Eat to Live:
These starchy (white flour) foods, removed from nature’s packaging, are no longer real food. The fiber and the majority of minerals have been removed, so such foods are absorbed too rapidly, resulting in sharp glucose surge into the bloodstream. The pancreas is then forced to pump out insulin faster to keep up. Excess body fat also causes us to require more insulin from the pancreas. Over time, it is the excessive demand for insulin placed on the pancreas from both carbohydrates, white flour, sweets, and even fruit juices, because they enter the bloodstream so quickly, can also raise triglycerides, increasing the risk of heart attack in susceptible individuals.
Refined Foods Are Linked ToAnother major issue on Dr. Fuhrman’s agenda is the presence of harmful substances and toxic chemicals in our food. Heck, we blog about it on DiseaseProof all the time. Here’s a few post of note:
- Oral cavity cancer
- Stomach cancer
- Colorectal cancer
- Intestinal cancer
- Breast Cancer
- Thyroid cancer
- Respiratory tract cancer
- Gallbladder disease
- Heart disease1
- Secret Chemicals in Our Food
- Chemicals and Young Children
- Seattle Schools: Lead in the Water
- Living Near Landfills
- Is Organic Food Safer?
- Fishing for the Truth
Okay, a couple weeks ago I was at a local radio station and it just so happened that one of the DJs had a pet nutritionist as his guest. Yes I was intrigued, and no I didn’t plan this! Now, as I sat their listening I kept thinking, this sounds very Fuhrman-like. So after the segment I decided to introduce myself.
As it turns out pet nutritionist Diona Beam is a self-proclaimed “Fuhrman-ite.” Pretty cool, right? We chatted briefly about her talk and in the end I asked her to email me some information. Well she did, and it’s very interesting. Not to mention eerily familiar sounding. It definitely makes you think our pets’ diets could use a serious overhaul too. Check out what she sent me and let me know what you think:
Animal Protection Institute: What’s Really in Pet Food1. Hebert, J.R., J. Landon, and D. R. Miller. 1993. Consumption of meat and fruit in relation to oral and esophageal cancer: a cross-national study. Nutr. Cancer. 19 (2): 169-79; Fraser, G.E. 1999. Association between diet and cancer, ischemic heart disease, and all-cause mortality in non-Hispanic white California Seventh-Day Adventists. Am. J. Clin. Nutr. 70 (3): 532-38S; Block, G., B. Patterson, and A. Subar. 1992. Fruit, vegetable, and cancer prevention: a review of the epidemiological evidence. Nutr. Cancer 18 (1): 1-29.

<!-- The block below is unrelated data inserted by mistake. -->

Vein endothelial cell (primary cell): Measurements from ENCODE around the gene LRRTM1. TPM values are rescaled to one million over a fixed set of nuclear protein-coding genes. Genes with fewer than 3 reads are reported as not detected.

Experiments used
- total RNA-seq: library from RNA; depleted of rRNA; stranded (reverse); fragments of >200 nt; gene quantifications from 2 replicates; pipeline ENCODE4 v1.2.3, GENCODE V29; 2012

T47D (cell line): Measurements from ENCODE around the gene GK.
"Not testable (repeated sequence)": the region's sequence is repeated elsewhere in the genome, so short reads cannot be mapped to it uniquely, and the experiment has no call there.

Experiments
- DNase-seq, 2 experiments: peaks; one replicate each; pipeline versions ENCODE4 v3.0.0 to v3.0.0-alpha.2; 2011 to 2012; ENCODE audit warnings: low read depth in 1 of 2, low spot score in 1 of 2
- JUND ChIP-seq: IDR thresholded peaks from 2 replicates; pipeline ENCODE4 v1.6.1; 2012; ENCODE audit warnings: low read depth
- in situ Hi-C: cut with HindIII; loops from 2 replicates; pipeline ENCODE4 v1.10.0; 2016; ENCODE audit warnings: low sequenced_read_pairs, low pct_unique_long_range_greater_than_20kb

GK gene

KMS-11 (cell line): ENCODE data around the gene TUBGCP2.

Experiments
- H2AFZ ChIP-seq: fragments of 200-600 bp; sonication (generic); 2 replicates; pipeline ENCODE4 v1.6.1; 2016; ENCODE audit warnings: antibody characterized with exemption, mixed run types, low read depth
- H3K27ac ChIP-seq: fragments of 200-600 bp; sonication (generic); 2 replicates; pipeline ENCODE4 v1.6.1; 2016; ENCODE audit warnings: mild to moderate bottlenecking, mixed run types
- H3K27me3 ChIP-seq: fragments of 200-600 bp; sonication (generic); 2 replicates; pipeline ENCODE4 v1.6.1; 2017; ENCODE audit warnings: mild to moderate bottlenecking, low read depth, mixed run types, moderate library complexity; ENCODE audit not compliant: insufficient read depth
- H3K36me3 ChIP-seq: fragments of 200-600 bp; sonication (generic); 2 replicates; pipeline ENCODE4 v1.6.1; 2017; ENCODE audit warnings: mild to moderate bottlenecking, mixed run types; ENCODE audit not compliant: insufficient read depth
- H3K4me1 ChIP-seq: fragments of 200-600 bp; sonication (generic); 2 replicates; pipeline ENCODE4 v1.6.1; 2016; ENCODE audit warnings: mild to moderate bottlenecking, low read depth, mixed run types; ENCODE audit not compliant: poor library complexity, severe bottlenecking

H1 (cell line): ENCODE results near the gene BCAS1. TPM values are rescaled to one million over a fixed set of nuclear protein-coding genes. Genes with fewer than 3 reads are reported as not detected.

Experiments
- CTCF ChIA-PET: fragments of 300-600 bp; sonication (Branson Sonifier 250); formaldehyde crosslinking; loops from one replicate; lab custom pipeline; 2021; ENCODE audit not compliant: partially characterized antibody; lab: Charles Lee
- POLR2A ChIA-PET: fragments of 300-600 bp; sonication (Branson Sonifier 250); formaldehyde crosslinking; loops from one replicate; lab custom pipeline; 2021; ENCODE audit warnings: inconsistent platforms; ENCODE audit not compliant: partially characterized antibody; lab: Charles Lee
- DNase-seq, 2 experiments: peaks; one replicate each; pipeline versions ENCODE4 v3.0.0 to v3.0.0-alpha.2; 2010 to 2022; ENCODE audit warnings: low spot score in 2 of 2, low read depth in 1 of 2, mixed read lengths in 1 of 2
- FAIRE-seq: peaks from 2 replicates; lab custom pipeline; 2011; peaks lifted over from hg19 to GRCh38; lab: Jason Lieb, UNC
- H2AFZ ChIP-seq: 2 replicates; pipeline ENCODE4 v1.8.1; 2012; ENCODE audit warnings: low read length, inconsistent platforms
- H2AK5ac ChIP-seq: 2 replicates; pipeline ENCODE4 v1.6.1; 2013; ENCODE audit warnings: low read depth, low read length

"The amount of grain products used in pet food has risen over the last decade. Once considered filler by the pet food industry, cereal and grain products now replace a considerable proportion of the meat that was used in the first commercial pet foods. The availability of nutrients in these products is dependent upon the digestibility of the grain. The amount and type of carbohydrate in pet food determines the amount of nutrient value the animal actually gets. Dogs and cats can almost completely absorb carbohydrates from some grains, such as white rice. Up to 20% of the nutritional value of other grains can escape digestion. The availability of nutrients for wheat, beans, and oats is poor. The nutrients in potatoes and corn are far less available than those in rice. Some ingredients, such as peanut hulls, are used for filler or fiber, and have no significant nutritional value."
Earth Island Institute: Food not Fit for a Pet
"Lead frequently shows up in pet foods, even those made from livestock meat and bone meal. A Massachusetts Institute of Technology study titled "Lead in Animal Foods" found that a nine-pound cat fed commercial pet food ingests more lead than the amount considered potentially toxic for children."
Earth Island Institute: Book Excerpt: Food Pets Die For
"Almost 50 percent of the antibiotics manufactured in the US are dumped into animal feed, according to the 1996 Consumer Alert brochure, "The Dangers of Factory Farming." Pigs, cows, veal calves, turkeys and chickens are continually fed antibiotics (primarily penicillin and tetracycline) in an attempt to eradicate the many ills that befall factory-farmed animals - pneumonia, intestinal disease, stress, rhinitis, e-coli infections and mastitis."
SiriusDog.com: The Dark Side of Rendering Plants
"Because animals are frequently shoved into the pit with flea collars still attached, organophosphate-containing insecticides get into the mix as well. The insecticide Dursban arrives in the form of cattle insecticide patches. Pharmaceuticals leak from antibiotics in livestock, and euthanasia drugs given to pets are also included. Heavy metals accumulate from a variety of sources: pet ID tags, surgical pins and needles."